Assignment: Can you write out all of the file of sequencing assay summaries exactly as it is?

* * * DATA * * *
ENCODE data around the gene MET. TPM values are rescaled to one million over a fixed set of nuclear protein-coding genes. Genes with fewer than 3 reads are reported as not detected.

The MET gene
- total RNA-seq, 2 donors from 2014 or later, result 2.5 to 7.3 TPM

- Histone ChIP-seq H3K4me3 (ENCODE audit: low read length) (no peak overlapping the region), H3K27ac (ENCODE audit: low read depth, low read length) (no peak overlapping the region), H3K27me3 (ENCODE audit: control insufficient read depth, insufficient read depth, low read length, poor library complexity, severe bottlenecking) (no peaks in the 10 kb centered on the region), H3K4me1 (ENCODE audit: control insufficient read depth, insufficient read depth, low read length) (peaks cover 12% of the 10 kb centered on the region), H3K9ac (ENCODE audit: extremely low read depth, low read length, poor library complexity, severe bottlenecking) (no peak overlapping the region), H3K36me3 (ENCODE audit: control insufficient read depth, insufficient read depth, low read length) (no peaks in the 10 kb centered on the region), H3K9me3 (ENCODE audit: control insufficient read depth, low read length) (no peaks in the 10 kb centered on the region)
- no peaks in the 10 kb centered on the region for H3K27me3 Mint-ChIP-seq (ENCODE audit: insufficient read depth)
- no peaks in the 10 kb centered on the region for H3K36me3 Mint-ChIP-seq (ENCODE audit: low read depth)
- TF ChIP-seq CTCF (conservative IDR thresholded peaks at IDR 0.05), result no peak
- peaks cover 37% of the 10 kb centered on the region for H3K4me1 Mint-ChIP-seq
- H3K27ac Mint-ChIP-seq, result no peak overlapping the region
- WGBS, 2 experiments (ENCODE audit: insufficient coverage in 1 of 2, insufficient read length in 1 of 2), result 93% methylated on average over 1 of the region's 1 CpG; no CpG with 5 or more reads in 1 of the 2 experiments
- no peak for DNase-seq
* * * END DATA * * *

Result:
ENCODE data around the gene MET. TPM values are rescaled to one million over a fixed set of nuclear protein-coding genes. Genes with fewer than 3 reads are reported as not detected.

The MET gene
- total RNA-seq, 2 donors from 2014 or later, result 2.5 to 7.3 TPM

- Histone ChIP-seq H3K4me3 (ENCODE audit: low read length) (no peak overlapping the region), H3K27ac (ENCODE audit: low read depth, low read length) (no peak overlapping the region), H3K27me3 (ENCODE audit: control insufficient read depth, insufficient read depth, low read length, poor library complexity, severe bottlenecking) (no peaks in the 10 kb centered on the region), H3K4me1 (ENCODE audit: control insufficient read depth, insufficient read depth, low read length) (peaks cover 12% of the 10 kb centered on the region), H3K9ac (ENCODE audit: extremely low read depth, low read length, poor library complexity, severe bottlenecking) (no peak overlapping the region), H3K36me3 (ENCODE audit: control insufficient read depth, insufficient read depth, low read length) (no peaks in the 10 kb centered on the region), H3K9me3 (ENCODE audit: control insufficient read depth, low read length) (no peaks in the 10 kb centered on the region)
- no peaks in the 10 kb centered on the region for H3K27me3 Mint-ChIP-seq (ENCODE audit: insufficient read depth)
- no peaks in the 10 kb centered on the region for H3K36me3 Mint-ChIP-seq (ENCODE audit: low read depth)
- TF ChIP-seq CTCF (conservative IDR thresholded peaks at IDR 0.05), result no peak
- peaks cover 37% of the 10 kb centered on the region for H3K4me1 Mint-ChIP-seq
- H3K27ac Mint-ChIP-seq, result no peak overlapping the region
- WGBS, 2 experiments (ENCODE audit: insufficient coverage in 1 of 2, insufficient read length in 1 of 2), result 93% methylated on average over 1 of the region's 1 CpG; no CpG with 5 or more reads in 1 of the 2 experiments
- no peak for DNase-seq